I don't usually write posts back to back, but sometimes there's more and it just doesn't belong in the same place...
Being with Elijah made me recall what it was like to be young. Eight years old was a magic time in most ways. I wasn't shy about affection and still hugged Dad and smelled the smoke on his face when he returned home from his work as a firefighter. I never apologized for sitting on Mom's lap or asking for squeezable dolls for Christmas. And I played outside from sun up to sun down, acquiring the dark-skinned complexion that inspired the nickname "Indian."
There was no preparation for all the changes that later occurred in my teenage years. I'd gone from one who was involved in several sports to almost nothing. My clear, Ivory skin complexion now featured the regular appearance of one single Mount Everest zit that painfully emerged from my chin or, worse, the tip of my nose. The food that fueled my energy for running after balls on fields and courts now had nowhere to go, so I gained a lot of weight.
When I said out loud that I was fat, Mom said I was equally proportioned, which I interpreted to mean I was fat from head to toe. Others called me pleasingly plump. To make matters worse, since I had no penchant for fashion primping and makeup, I still wore my hair in a pony tail. I'd retained my olive complexion, though, so I looked like an Italian boy who ate a lot of meatballs.
When I raised my own teens, I read that teenagers can experience extreme fatigue, because their body parts are all playing catch up to one another. Their organs grow at different paces. A girl can be tall and lanky, with long arms and a short torso while her lungs have not caught up to all the change, so she's fatigued all the time. Add weight gain and "women" issues, and, for me, I slept standing up.
Each stage of life had it's pinacle experience. When you're little, you're liked because you're little. Later, sports was a big congratulatory experience. But when that was left behind in the heap with my dolls, I'd lost my compass, and, though I couldn't name what was gone, I'd lost my goal, and my sense of purpose and likeability. Hanging out with boys proved to be one way I was able to continue sports and gain some of that back, while making the awkward transition to womanhood. Boys preferred sports to, say makeup and hair, and they were always willing to play since I competed well. Win-win! That eventually funneled into the dating experience: the new confusion. But I won't even go there.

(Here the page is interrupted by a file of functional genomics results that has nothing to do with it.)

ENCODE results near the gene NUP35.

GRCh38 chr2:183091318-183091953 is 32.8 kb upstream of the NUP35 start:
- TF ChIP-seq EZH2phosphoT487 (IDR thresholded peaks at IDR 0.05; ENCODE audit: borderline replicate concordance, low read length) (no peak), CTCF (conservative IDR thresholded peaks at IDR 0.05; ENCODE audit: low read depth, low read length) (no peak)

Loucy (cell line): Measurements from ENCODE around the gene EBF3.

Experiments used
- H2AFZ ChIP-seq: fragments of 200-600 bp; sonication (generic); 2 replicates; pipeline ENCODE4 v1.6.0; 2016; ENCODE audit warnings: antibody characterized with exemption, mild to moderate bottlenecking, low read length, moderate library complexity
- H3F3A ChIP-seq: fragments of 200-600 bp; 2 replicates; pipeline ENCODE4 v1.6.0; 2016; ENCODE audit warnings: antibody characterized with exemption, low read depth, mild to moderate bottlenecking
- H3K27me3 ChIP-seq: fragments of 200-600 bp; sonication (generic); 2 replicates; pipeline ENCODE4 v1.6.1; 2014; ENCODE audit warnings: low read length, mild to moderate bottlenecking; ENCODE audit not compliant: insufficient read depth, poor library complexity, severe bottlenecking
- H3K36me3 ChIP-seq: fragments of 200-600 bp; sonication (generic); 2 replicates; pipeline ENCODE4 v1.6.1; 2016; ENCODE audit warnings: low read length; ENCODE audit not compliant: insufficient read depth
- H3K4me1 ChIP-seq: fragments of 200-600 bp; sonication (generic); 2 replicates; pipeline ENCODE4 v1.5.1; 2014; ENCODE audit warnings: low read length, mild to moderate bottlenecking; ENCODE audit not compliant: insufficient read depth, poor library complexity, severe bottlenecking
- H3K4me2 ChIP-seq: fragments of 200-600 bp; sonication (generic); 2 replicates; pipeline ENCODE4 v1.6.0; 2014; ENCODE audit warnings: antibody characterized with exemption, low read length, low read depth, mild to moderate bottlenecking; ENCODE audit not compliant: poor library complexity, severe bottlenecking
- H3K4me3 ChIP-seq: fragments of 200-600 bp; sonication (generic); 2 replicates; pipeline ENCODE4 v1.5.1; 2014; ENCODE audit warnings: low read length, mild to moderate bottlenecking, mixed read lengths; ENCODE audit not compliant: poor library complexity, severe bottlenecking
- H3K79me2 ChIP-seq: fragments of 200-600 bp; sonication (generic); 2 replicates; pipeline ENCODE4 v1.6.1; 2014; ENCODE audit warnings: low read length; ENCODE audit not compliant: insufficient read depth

While it's natural to want to be liked, it can lead down a slippery slope when you're too invested in it and especially if you don't like yourself first. It can make a social person reclusive and self-conscious or keep one so busy there isn't time to identify it's awful grip. And now with the introduction of social media's "likes," the pleasure and convenience of a computer can turn into a hellacious experience of self-consciousness for those whose internal clock is set by approval. Like a "help wanted" sign posted in a hair salon, in social media, everybody needs their following. While there's nothing wrong with that, it can go haywire for approval junkies, like me.
A good friend suggested that I open my business to Twitter, Facebook and yadda yadda, and I noticed that each one leads into the other, like a river. When you place your business page on Facebook, you need to have thirty "likes" to receive "insights." Insights are basically metrics that can deliver an approval junkie into a maze of distraction. But it can also lead to a blessed, needed reality check.
A woman in recovery once told me that her mother spoke unbearably harsh to her. She said, "Since I've been in recovery, I've learned to listen with one ear open... just in case she says something I need to hear." I loved that! And that's probably the best way to view "insights."
I've also learned that sometimes the one we need to hear from most of all speaks from a still, small voice within.